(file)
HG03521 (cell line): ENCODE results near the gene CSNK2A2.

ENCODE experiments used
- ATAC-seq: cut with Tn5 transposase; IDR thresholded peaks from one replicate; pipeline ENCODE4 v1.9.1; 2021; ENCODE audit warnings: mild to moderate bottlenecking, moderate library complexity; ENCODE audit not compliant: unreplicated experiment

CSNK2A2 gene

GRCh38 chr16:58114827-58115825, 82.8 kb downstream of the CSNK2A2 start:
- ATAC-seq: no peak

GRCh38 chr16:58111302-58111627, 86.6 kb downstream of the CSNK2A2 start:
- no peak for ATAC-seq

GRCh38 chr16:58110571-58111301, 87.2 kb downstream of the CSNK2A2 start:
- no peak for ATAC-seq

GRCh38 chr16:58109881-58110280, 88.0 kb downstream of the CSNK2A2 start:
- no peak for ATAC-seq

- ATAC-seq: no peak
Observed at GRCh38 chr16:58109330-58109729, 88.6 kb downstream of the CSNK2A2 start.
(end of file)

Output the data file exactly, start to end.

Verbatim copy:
HG03521 (cell line): ENCODE results near the gene CSNK2A2.

ENCODE experiments used
- ATAC-seq: cut with Tn5 transposase; IDR thresholded peaks from one replicate; pipeline ENCODE4 v1.9.1; 2021; ENCODE audit warnings: mild to moderate bottlenecking, moderate library complexity; ENCODE audit not compliant: unreplicated experiment

CSNK2A2 gene

GRCh38 chr16:58114827-58115825, 82.8 kb downstream of the CSNK2A2 start:
- ATAC-seq: no peak

GRCh38 chr16:58111302-58111627, 86.6 kb downstream of the CSNK2A2 start:
- no peak for ATAC-seq

GRCh38 chr16:58110571-58111301, 87.2 kb downstream of the CSNK2A2 start:
- no peak for ATAC-seq

GRCh38 chr16:58109881-58110280, 88.0 kb downstream of the CSNK2A2 start:
- no peak for ATAC-seq

- ATAC-seq: no peak
Observed at GRCh38 chr16:58109330-58109729, 88.6 kb downstream of the CSNK2A2 start.